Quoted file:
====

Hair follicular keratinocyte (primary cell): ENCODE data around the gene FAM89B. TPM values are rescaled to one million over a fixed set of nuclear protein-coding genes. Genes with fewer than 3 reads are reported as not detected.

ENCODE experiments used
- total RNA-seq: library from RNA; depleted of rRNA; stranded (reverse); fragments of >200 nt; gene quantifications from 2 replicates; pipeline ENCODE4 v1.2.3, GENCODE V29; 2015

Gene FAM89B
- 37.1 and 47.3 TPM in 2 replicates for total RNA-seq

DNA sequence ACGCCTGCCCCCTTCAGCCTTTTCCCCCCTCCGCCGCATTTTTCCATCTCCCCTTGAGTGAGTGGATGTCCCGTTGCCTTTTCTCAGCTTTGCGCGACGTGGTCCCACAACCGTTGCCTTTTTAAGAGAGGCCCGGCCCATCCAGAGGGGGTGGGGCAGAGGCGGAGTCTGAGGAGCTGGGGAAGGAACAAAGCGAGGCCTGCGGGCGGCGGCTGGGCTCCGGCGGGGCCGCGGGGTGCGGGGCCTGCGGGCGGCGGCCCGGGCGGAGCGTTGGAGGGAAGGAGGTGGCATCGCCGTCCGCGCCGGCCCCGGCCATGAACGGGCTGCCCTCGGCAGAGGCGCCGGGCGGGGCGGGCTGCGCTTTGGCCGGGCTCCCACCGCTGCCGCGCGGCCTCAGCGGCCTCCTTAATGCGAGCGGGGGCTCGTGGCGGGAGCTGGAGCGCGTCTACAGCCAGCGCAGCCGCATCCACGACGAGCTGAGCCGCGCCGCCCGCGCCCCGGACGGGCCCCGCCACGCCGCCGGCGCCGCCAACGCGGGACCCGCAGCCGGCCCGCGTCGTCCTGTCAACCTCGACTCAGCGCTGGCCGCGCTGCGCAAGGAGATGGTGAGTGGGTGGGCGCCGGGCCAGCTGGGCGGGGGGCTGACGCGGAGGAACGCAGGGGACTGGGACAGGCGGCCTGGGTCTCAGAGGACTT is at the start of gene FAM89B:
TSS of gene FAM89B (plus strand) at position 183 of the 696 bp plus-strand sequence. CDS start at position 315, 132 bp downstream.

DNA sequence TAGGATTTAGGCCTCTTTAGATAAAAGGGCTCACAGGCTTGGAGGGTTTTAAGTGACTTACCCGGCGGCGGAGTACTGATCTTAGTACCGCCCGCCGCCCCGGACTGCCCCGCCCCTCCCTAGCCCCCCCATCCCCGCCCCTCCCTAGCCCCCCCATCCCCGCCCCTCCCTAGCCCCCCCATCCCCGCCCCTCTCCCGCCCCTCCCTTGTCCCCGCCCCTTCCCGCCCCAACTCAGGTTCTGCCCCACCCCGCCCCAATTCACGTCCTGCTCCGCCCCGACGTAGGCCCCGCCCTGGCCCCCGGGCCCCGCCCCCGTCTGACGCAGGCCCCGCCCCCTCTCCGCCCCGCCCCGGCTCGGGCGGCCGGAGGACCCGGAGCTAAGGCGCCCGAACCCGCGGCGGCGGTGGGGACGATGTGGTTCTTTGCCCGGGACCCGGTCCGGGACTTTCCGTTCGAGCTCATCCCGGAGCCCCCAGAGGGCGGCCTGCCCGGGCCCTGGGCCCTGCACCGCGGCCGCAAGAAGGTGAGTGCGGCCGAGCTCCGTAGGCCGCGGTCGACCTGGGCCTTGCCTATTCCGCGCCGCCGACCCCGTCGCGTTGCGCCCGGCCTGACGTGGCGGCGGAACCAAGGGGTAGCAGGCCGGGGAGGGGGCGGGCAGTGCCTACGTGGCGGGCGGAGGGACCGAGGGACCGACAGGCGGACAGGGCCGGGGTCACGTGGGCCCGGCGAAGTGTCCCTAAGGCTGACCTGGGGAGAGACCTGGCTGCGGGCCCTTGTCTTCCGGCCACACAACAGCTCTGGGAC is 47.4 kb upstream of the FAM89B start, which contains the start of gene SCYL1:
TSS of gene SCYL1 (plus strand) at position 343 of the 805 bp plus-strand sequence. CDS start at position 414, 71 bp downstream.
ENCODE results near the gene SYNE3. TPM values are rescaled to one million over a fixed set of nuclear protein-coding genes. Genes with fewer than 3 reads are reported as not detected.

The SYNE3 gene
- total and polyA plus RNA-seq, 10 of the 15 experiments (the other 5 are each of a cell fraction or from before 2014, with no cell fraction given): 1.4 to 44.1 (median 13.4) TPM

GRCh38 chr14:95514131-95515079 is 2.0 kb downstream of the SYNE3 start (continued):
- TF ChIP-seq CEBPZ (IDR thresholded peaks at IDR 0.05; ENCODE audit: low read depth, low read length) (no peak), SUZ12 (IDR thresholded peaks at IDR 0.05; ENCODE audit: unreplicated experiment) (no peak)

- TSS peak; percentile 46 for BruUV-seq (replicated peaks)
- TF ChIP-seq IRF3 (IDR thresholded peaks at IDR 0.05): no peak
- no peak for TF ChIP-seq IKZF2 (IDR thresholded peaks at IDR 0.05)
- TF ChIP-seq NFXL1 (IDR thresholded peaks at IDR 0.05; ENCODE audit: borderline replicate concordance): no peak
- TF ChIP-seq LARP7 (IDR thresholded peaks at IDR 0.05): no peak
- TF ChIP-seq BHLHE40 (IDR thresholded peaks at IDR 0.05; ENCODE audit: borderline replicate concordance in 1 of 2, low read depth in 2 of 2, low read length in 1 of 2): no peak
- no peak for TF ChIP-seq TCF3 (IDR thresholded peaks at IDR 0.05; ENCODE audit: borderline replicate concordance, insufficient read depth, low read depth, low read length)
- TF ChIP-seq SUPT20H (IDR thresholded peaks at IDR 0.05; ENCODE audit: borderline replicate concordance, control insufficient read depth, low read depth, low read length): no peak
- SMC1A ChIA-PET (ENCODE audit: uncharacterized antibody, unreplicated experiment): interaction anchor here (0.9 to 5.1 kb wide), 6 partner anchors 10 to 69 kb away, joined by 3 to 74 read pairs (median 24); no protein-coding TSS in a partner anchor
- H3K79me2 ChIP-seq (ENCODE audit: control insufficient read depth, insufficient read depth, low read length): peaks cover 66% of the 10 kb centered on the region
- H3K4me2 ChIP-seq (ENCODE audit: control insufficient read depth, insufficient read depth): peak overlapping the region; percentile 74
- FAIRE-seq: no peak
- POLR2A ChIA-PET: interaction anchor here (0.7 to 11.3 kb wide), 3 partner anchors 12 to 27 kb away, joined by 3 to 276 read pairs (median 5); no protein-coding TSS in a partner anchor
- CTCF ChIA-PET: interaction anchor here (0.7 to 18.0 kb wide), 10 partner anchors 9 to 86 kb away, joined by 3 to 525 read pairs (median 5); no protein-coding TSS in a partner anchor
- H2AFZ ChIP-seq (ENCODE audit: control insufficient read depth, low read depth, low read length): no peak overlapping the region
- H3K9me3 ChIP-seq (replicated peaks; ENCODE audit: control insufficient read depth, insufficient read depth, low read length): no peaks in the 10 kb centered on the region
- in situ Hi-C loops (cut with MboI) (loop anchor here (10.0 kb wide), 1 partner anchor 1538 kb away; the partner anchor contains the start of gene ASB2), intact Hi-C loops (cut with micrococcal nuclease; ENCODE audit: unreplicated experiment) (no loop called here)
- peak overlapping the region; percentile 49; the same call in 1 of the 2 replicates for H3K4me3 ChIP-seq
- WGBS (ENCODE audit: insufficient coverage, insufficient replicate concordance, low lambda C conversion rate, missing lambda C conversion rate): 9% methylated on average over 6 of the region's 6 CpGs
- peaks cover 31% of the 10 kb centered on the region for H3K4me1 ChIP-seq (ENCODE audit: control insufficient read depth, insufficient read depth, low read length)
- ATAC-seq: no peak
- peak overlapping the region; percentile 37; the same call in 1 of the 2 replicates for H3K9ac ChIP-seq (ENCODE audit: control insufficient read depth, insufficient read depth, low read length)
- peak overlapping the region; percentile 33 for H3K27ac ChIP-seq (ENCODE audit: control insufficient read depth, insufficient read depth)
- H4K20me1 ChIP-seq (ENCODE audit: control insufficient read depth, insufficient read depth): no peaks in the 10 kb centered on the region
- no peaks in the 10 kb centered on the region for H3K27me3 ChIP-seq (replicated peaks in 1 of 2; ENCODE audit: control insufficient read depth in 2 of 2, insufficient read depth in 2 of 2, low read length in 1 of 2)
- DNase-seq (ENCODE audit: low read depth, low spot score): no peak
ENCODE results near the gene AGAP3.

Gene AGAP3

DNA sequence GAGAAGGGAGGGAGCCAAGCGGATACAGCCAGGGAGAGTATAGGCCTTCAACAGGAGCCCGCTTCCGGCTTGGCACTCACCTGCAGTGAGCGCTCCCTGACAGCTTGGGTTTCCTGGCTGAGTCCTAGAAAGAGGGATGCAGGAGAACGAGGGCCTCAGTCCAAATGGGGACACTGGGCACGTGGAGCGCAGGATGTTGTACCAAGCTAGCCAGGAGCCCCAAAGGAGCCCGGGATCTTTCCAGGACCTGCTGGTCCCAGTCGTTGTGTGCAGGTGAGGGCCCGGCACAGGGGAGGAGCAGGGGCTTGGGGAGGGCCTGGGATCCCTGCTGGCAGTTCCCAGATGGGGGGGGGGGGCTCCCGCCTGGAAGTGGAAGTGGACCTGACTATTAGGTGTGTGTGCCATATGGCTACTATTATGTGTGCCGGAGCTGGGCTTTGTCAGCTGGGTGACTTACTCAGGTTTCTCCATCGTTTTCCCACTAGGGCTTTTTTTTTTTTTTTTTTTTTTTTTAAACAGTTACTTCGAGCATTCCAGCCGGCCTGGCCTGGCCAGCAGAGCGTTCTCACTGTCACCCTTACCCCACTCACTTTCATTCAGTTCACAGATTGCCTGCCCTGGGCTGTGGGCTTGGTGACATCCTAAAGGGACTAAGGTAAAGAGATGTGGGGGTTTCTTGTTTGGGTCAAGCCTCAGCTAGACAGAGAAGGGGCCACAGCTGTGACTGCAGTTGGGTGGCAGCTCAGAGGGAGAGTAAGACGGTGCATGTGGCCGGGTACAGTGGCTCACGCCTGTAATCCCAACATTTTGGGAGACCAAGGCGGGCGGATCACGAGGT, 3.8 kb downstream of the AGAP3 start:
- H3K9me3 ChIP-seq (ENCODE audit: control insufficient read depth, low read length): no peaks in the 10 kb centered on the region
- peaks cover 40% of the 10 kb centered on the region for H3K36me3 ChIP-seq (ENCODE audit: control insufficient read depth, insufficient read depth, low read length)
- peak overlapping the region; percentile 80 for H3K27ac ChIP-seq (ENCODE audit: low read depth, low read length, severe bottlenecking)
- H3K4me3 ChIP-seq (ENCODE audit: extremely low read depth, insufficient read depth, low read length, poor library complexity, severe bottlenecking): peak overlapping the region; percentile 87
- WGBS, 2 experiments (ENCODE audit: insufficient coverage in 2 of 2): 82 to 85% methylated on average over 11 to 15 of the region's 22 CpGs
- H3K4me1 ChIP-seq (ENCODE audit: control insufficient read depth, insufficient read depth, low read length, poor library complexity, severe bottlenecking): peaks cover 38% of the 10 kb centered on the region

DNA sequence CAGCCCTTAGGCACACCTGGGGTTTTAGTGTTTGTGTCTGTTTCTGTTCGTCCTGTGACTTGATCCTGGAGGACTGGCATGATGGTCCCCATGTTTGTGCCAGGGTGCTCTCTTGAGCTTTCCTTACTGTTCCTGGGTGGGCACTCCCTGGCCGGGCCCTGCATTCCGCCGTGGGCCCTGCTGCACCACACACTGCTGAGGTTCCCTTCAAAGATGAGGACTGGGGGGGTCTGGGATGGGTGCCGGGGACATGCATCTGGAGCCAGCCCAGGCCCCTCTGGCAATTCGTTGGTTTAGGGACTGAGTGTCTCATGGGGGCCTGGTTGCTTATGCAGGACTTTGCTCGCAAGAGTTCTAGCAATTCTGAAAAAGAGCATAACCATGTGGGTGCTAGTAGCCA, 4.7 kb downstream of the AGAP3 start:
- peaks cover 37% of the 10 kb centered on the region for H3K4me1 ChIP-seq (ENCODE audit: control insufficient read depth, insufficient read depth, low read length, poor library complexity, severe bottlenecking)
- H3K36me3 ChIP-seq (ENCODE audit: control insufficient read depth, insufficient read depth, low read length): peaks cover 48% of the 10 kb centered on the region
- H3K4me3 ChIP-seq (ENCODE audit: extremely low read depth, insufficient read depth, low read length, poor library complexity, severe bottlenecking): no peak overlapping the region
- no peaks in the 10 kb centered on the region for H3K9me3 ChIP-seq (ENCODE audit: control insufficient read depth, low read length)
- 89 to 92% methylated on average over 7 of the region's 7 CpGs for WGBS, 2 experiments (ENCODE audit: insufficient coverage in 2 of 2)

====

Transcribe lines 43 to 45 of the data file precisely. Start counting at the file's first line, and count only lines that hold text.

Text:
DNA sequence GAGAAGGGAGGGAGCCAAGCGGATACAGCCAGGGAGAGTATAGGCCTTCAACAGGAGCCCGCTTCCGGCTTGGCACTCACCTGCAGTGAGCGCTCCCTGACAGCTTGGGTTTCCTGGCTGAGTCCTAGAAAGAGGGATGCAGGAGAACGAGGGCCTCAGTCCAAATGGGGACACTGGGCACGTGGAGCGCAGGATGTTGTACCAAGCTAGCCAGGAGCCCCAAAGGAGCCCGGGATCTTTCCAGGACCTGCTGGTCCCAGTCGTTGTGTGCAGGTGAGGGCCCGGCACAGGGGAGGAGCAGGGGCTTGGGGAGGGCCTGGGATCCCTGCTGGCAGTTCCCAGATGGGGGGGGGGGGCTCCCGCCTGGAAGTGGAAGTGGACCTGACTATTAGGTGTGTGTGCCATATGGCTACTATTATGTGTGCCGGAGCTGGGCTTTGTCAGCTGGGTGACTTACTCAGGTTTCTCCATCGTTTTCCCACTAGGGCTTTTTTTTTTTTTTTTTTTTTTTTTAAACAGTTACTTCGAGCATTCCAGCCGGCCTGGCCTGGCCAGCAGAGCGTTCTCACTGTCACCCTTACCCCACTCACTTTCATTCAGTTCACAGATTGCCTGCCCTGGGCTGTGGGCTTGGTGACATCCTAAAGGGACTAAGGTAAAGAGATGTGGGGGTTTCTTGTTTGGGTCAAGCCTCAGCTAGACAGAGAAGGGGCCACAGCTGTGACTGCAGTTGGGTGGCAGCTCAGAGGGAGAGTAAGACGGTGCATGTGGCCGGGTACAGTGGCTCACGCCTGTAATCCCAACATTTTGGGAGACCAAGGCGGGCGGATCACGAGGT, 3.8 kb downstream of the AGAP3 start:
- H3K9me3 ChIP-seq (ENCODE audit: control insufficient read depth, low read length): no peaks in the 10 kb centered on the region
- peaks cover 40% of the 10 kb centered on the region for H3K36me3 ChIP-seq (ENCODE audit: control insufficient read depth, insufficient read depth, low read length)